Encyclopedia of Evolutionary Psychological Science

Living Edition
| Editors: Todd K. Shackelford, Viviana A. Weekes-Shackelford

Selection for Cooperative Relationships

  • Matthew J. Johnson
  • Stephen M. ColarelliEmail author
Living reference work entry
DOI: https://doi.org/10.1007/978-3-319-16999-6_3494-1



Individuals (or groups) working together for a mutual benefit.


“Many of the benefits sought by living things are disproportionately available to cooperating groups” (Axelrod and Hamilton 1981, p. 1391)

Cooperationinvolves individuals (or groups) working together for a mutual benefit, often at an initial cost to each participant, although the benefits from cooperation ultimately outweigh the costs to individuals. Cooperation is associated (conceptually and empirically) with altruism – behavior in which an individual forgoes a benefit to assist another. Some degree of altruism is necessary (at least initially) for cooperation to occur. To cooperate, an individual must initially give up a benefit. Altruism becomes cooperation when two or more individuals join in giving up benefits for a common goal, which they typically perceive as greater than the cost of the benefits they gave up. Our...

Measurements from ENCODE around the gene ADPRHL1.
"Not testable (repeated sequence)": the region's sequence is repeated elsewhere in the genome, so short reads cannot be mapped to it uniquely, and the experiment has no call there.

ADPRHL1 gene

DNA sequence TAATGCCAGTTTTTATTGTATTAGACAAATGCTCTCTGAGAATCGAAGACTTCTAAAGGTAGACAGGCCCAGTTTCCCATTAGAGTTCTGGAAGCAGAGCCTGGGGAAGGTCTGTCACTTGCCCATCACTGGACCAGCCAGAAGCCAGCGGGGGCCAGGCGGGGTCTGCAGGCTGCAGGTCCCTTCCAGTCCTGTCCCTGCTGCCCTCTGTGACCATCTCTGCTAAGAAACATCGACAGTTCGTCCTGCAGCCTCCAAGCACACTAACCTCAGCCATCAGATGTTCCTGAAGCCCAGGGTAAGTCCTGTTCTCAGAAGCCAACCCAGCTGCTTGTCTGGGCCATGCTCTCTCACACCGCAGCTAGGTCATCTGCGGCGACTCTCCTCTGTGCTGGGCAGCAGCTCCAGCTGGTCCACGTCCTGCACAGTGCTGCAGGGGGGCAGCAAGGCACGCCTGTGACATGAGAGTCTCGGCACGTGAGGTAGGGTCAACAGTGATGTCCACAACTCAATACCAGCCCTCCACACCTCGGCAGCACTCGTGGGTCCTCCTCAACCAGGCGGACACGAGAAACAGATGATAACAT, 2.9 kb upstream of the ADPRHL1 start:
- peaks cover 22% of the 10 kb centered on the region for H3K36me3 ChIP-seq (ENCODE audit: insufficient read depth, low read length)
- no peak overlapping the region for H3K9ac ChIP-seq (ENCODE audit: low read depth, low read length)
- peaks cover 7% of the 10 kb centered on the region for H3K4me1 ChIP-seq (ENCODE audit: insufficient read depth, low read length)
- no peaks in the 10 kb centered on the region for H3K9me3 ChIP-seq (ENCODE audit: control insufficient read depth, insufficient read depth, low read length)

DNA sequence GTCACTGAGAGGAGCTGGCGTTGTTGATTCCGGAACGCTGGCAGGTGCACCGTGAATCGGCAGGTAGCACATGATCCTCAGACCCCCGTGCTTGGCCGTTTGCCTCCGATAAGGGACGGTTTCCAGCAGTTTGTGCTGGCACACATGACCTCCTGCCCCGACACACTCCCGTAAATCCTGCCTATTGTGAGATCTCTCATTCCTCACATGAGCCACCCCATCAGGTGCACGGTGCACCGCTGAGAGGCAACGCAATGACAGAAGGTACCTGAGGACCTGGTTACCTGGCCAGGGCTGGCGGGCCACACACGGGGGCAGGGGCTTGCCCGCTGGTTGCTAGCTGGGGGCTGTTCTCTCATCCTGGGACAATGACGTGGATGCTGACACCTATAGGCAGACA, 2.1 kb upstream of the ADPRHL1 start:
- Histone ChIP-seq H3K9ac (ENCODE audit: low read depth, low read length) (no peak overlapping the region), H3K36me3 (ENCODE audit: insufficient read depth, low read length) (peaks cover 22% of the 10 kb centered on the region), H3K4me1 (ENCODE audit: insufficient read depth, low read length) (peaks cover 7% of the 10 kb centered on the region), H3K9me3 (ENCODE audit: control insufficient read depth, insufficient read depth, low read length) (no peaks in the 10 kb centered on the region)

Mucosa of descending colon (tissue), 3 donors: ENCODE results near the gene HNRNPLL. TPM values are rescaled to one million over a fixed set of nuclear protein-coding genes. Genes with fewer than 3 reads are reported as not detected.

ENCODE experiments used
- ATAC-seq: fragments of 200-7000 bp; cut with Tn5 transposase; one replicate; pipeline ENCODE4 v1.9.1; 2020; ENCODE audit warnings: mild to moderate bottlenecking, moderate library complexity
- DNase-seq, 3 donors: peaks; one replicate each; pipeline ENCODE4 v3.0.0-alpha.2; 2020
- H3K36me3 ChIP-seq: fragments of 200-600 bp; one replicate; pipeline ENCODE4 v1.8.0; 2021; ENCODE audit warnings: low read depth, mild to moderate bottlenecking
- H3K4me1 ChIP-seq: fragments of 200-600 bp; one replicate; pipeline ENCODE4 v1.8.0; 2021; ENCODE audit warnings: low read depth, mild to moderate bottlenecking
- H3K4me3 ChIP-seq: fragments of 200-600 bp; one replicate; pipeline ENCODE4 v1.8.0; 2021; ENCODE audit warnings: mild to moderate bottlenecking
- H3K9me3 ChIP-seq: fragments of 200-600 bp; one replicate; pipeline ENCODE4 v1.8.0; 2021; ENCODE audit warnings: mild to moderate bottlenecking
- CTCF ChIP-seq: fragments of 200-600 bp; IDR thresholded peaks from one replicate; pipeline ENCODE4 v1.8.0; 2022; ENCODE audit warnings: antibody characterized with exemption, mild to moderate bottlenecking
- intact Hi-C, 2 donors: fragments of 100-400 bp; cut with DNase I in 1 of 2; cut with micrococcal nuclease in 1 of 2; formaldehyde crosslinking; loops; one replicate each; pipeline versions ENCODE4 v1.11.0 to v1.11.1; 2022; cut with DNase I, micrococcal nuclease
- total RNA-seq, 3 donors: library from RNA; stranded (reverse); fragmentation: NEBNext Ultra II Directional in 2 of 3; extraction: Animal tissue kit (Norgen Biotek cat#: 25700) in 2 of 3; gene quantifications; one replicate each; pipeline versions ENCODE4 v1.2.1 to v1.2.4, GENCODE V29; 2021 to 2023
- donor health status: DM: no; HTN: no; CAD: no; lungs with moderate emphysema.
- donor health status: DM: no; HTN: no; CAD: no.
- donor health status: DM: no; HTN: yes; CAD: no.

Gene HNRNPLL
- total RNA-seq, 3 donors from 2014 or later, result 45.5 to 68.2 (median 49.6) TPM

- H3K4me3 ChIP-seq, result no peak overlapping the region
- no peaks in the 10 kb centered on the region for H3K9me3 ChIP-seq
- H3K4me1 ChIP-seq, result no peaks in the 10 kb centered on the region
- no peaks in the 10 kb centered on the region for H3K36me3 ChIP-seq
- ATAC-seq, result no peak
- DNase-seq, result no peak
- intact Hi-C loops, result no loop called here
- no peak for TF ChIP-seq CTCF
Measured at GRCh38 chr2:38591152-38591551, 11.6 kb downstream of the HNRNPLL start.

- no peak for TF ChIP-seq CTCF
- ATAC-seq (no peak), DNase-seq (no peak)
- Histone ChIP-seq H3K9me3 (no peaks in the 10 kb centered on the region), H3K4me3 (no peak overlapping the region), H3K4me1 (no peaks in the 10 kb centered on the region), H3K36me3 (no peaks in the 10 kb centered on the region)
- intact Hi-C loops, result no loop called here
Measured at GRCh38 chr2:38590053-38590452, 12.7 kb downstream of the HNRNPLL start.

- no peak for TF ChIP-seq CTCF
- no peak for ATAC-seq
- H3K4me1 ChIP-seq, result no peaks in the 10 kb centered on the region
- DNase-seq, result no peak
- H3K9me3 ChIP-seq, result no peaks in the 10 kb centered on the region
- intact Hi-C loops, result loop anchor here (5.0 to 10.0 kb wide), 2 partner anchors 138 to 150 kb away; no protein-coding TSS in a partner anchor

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© Springer Nature Switzerland AG 2019

Authors and Affiliations

  1. 1.Central Michigan UniversityMount PleasantUSA

Section editors and affiliations

  • Kevin Kniffin
    • 1
  1. 1.Cornell UniversityIthacaUSA